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Circus 1903 at the Eventim Apollo

Valeri Lyubchev Tsvetkov and Yani Kostov Stoyanov (Stong Men) - Circus 1903 (2022) - Photo Credit Nick Rutter.
Valeri Lyubchev Tsvetkov and Yani Kostov Stoyanov (Stong Men) – Circus 1903 (2022) – Photo Credit Nick Rutter.

I never went to the Eventim Apollo when it was a cinema and called the Gaumont Palace but have been there lots of times when it was the Hammersmith Odeon to see gigs and over the years I’ve seen the likes of Bruce Springsteen, Elton John, Tina Turner and many, many more. I even saw a full theatrical performance of Dr Dolittle starring Phillip Schofield in 1998 but I’ve never seen a circus there until this week when I went to see Circus 1903.

The premise of Circus 1903 is the recreation of the big circuses that toured the USA for many years put on by the likes of the Ringling Brothers and Barnum & Bailey and like circuses in this country took place in big tops with sawdust strewn floors but those days are over hence Circus 1903 decamping indoors into venues such as its present home in Hammersmith.

The show starts with a big bang – literally as a group of muscled workmen bang stakes into the floor as they start to build the circus arena. With the use of some creative lighting, smoke and big orchestral music, the show starts and the stage is a swirling, twirling mass of bodies as the excitement builds – as the programme states it’s the ”Building Of The Canvas City” and the audience is transported back to somewhere in small town America in 1903 – the circus has come to town.

During that first half, there are a number of acts including The Daring Desafios, four acrobats leaping high into the air using a see-saw, The Rolling Rodriguez who balances precariously on what looks like large baked bean tins, The Wizard Of The World who does amazing stunts on a bicycle, a contortionist who does things with her body that make it look as it’s made of rubber and Lucky Moon who swings high in the air on a hoop with the audience holding their breath as she grips on with just her toes.

The show is held together by the engaging Willie Whipsnade who is in fact the award-winning magician David Williamson who not only does magic tricks in the audience before the show starts, introduces the acts and also performs as a sideshow barker. His dry wit is always entertaining and he’s a delight when he brings some children up on the stage to perform some magic with a balloon elephant. But that’s not the only elephant on stage as there are two puppets – one a full-size adult and the other Peanut, a baby elephant who is a major part of one of Williamson’s tricks. The first half ends with Willie Whipsnade transitioning from sideshow barker into a ringmaster via a quick costume change (amazing what you can with Velcro) as we were still metaphorically outside the big top and the circus hadn’t actually started.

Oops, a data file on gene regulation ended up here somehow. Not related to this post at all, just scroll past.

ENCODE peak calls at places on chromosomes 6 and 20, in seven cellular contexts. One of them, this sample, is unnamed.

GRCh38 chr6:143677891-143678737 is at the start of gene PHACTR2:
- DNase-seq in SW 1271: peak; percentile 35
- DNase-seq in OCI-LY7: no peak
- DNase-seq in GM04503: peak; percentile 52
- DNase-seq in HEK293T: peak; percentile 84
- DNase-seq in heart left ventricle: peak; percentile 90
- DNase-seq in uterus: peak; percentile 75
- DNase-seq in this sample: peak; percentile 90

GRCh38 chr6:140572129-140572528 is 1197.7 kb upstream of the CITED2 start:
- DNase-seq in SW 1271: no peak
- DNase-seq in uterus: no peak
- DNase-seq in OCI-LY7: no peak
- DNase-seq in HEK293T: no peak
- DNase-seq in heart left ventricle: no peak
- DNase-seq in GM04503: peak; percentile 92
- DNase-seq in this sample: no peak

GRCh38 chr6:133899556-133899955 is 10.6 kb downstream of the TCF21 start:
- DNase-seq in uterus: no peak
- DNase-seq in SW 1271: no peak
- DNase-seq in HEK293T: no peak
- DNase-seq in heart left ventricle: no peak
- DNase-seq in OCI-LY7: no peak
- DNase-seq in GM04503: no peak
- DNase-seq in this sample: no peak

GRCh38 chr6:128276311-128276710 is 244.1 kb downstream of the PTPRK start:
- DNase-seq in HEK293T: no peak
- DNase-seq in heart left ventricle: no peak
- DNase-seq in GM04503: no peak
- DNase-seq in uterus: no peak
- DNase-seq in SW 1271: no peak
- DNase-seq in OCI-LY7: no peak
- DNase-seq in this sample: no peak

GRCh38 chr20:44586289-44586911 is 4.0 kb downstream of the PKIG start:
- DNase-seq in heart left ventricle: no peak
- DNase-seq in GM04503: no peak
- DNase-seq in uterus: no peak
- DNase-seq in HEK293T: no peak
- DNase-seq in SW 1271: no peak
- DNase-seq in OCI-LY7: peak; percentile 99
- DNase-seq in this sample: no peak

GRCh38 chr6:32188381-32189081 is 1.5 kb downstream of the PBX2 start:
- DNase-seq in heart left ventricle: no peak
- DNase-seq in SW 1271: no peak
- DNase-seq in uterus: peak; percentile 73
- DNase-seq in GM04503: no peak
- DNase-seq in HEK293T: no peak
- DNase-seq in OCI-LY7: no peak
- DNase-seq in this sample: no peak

After the interval, however, it all got a bit dull and prosaic. The energy from the first half had dissipated and then after a parade of all the acts, we got a succession of old-fashioned, ordinary variety acts including a juggler, acrobats, strong men and others, some of whom weren’t exactly on their game – it reminded me of a bad episode of Sunday Night At The London Palladium back in the day. The action also slowed down when ‘Willie’ got some kids up on the stage to do a card trick and whilst the kids in the audience lapped it up, it did go on for a long time – so much so that one little ‘volunteer’ had enough and ran off the stage and back to his parents!

The problem with Circus 1903 is that it’s all a bit old school which of course might be the point and is aiming to plug into our love of things and times gone by although in this case, it’s America’s past and not ours. Things have moved on in the world of circus with shows such as Cirque du Soleil, La Clique and others and Circus 1903 feels a little outdated for the twenty-first century. However, the audience, especially the younger element loved it and I guess that’s the most important thing.

3 Star Review

Review by Alan Fitter

Circus 1903 will astound, captivate, and transport audiences of all ages to the mesmerising Golden Age of circus. Hosted by the charismatic ringmaster David Williamson, Circus 1903 will feature many of the other incredible acts from previous years, with some brand-new acts to astound and excite audiences this festive season.

Joining the troop this year will be new acts, Strong Men, Yani Stoyanov and Valeri Tsvetkov performing power lift acrobatics with lyra performer, Sabrina Aganier on hoops and incredible contortionist, Senayet Asefa Amare returning from previous years.

They star alongside beloved returning acts such as the Teeterboard, Juggler Noel Landa and the Rola Bola and many more including the life size elephant puppets Queenie and Peanut.

Ringmaster – David Williamson
Acrobatic Bicycle – David Schnabel
Contortionist – Senayet Asefa Amare
Icarian Games – Mikiale Gebrekidan and Temesegene Geberetnsaa
Juggler – Noel Landa
Lyra – Sabrina Aganier
Rola Bola – Keniel Rodríguez Mesa and Samantha Roxy Montes de Oca
Russian Bar – Tymofii Chemko, Oleksii Balakhchy and Hryhorii Koptiev
Strong Men – Yani Stoyanov and Valeri Tsvetkov
Teeterboard Daniel Aguilar, Ronan Jenkinson, Mads Ludvigsen and Dmytro Sobakar
Elephant ‘Queenie and Peanut’ Puppeteers – Amelie Leroy, James Donovan, Jamie Morgan, Mikey Brett and Tom Norman


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